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How it went down: IRPs at the Supreme Court of Canada

IRPs at the Supreme Court of Canada

Seven heavy-duty judges, cameras and a very impressive room filled with lawyers. Kyla was the first to step up and speak to the Court. It was an impressive sight seeing how it went down when we finally got to discuss IRPs at the Supreme Court of Canada.[pullquote]We think the lawyers on both sides made their best efforts before the Court to advance their arguments. Still, we can always imagine a better method of sorting this out.[/pullquote] Our first impression was that we got out the essential points and the Court seemed to understand our concerns with the scheme. The next day...

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Prepared for a big day in IRP history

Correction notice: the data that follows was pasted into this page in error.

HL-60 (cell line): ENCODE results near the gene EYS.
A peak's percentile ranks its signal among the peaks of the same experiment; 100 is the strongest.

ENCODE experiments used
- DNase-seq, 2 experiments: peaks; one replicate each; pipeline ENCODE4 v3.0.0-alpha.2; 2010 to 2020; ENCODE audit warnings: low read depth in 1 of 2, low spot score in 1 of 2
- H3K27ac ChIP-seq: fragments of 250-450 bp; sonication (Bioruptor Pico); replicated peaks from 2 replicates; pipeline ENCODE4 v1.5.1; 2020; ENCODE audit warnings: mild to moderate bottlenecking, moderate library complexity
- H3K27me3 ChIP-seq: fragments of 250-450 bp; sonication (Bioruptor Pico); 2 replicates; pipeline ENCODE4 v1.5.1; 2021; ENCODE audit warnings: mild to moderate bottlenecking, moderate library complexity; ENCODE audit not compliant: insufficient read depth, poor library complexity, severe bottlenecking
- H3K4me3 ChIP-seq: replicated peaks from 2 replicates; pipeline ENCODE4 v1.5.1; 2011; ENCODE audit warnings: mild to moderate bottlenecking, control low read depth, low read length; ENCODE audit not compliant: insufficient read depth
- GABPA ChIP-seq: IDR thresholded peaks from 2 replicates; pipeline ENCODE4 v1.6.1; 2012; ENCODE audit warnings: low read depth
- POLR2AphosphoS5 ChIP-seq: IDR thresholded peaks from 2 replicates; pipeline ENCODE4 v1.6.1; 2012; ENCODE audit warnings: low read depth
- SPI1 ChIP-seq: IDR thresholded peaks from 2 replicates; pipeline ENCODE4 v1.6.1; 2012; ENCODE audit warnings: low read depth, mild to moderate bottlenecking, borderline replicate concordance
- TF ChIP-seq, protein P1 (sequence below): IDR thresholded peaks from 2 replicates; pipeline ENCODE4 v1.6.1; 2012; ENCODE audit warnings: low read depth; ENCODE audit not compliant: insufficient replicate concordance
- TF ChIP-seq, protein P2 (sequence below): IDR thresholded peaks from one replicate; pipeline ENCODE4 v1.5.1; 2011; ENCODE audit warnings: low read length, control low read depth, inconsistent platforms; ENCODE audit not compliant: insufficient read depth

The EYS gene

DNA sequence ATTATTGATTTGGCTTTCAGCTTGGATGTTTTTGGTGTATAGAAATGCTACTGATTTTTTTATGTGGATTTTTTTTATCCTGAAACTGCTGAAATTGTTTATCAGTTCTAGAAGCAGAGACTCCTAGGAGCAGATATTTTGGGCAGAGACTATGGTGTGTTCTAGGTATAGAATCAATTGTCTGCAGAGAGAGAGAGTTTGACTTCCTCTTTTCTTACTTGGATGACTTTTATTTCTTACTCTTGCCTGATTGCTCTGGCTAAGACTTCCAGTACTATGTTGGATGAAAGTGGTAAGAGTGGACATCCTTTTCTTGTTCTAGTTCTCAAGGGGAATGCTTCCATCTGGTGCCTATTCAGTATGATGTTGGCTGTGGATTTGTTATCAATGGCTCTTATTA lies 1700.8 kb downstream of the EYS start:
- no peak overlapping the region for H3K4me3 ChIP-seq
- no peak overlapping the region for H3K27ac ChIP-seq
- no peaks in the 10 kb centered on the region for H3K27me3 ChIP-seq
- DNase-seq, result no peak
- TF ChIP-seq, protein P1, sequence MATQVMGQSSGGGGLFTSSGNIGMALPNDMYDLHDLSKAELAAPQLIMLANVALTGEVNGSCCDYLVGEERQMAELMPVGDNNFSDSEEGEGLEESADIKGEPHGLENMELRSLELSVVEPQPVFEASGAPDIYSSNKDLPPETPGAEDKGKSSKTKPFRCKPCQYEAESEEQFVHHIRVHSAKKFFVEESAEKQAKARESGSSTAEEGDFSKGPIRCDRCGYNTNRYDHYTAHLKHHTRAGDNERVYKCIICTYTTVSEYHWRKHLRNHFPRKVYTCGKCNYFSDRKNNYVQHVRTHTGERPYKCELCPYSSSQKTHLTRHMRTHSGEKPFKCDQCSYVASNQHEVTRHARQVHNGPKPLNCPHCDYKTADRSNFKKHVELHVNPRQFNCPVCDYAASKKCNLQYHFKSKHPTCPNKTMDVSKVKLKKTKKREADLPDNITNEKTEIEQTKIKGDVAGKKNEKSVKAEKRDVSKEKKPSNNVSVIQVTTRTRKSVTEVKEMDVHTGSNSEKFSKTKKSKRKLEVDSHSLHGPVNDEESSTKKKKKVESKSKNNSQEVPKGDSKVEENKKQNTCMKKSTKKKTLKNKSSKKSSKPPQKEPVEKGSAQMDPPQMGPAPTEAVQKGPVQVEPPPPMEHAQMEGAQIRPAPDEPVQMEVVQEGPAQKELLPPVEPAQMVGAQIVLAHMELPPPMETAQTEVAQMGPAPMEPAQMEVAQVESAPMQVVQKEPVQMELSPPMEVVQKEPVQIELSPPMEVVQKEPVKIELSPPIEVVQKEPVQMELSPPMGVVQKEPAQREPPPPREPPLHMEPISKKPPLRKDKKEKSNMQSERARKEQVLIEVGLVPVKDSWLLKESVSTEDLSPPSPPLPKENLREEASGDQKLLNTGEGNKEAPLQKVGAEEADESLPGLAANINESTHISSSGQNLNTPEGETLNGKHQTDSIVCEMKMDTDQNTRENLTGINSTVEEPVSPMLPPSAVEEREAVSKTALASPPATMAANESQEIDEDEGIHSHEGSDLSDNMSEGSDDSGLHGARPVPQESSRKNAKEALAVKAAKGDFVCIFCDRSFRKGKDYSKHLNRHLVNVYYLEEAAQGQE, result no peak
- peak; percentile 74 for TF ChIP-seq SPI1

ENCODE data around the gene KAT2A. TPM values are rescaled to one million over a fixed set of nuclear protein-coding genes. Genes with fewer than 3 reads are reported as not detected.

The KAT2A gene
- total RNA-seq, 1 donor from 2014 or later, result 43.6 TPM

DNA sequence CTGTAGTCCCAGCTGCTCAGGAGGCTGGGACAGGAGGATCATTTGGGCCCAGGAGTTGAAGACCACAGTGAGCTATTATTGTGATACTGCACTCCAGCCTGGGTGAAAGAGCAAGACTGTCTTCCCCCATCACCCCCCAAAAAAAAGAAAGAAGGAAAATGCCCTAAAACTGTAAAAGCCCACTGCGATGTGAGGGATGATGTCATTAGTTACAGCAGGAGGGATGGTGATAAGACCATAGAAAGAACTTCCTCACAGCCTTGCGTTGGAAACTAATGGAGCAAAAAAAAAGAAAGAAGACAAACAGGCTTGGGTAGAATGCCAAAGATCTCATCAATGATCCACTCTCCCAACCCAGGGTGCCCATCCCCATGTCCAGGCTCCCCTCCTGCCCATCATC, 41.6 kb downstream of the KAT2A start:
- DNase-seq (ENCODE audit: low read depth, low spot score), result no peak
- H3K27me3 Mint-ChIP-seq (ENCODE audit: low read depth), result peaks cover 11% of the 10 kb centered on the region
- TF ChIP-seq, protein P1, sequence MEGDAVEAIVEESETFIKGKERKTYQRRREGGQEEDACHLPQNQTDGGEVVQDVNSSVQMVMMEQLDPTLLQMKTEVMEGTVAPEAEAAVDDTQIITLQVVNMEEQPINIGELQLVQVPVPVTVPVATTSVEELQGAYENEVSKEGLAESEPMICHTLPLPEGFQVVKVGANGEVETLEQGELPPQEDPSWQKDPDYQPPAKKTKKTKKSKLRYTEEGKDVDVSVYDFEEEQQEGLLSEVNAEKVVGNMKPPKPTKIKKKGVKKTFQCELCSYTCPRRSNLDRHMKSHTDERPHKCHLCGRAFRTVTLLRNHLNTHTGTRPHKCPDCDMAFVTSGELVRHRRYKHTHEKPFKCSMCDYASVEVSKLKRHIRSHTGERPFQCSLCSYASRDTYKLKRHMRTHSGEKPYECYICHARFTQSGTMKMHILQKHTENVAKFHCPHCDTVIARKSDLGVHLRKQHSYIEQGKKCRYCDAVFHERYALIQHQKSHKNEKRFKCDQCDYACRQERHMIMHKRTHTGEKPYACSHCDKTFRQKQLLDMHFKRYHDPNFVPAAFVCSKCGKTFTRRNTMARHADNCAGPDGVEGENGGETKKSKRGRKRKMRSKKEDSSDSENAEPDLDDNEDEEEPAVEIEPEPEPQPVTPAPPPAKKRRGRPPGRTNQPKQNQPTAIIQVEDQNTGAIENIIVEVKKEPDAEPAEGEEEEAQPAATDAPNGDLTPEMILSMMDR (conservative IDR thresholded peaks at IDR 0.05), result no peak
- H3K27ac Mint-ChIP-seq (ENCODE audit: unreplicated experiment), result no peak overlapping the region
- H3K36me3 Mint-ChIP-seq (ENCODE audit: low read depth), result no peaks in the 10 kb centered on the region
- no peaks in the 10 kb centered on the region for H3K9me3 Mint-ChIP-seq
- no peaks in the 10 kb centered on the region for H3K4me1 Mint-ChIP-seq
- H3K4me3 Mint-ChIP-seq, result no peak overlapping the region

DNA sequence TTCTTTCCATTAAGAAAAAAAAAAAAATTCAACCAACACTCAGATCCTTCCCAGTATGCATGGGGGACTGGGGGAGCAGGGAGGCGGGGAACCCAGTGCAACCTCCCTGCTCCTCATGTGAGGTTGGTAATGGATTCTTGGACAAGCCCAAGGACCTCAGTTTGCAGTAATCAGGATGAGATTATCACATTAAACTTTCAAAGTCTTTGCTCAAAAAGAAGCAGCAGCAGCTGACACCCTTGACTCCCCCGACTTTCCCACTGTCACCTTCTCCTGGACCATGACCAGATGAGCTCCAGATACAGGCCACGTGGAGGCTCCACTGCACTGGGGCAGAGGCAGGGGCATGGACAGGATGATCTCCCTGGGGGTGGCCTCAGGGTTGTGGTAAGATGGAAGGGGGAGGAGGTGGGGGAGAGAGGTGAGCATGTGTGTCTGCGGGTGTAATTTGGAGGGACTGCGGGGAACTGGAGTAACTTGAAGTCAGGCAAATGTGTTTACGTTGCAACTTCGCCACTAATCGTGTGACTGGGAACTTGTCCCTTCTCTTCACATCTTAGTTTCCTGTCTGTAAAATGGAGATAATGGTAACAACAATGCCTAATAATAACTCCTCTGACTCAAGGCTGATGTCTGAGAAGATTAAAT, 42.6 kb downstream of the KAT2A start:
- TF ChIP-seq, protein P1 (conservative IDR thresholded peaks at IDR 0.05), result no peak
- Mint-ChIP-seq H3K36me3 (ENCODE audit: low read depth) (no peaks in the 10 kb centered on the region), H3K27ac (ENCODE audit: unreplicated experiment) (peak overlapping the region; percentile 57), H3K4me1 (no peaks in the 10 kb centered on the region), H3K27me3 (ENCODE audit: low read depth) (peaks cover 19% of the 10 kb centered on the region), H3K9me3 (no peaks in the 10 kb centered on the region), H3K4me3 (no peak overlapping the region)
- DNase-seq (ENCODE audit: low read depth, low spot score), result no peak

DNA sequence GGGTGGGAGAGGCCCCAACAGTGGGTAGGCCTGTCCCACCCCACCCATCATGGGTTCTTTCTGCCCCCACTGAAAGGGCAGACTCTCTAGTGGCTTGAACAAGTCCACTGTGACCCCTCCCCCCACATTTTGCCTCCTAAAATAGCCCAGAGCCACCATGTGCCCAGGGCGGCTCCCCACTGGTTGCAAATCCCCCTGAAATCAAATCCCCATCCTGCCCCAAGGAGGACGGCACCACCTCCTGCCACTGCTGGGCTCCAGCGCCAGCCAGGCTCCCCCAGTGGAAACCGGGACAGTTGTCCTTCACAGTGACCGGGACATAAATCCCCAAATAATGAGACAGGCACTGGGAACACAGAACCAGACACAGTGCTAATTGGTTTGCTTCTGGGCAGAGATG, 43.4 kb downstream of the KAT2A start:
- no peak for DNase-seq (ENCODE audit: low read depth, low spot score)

IRP History

We've arrived in Ottawa. We've got all of our material and argument together. We're prepared for a big day in IRP history. And it will be a big day. Last Friday we received a fax from the registry at the Supreme Court of Canada listing the order of cases and speakers. The Wilson case will be first which means that Kyla is the first one to speak at the Supreme Court of Canada about IRPs. She is allotted 30 minutes. Counsel for the BC Government will speak next and Kyla will be permitted a 5-minute reply. Then the Wilson case will...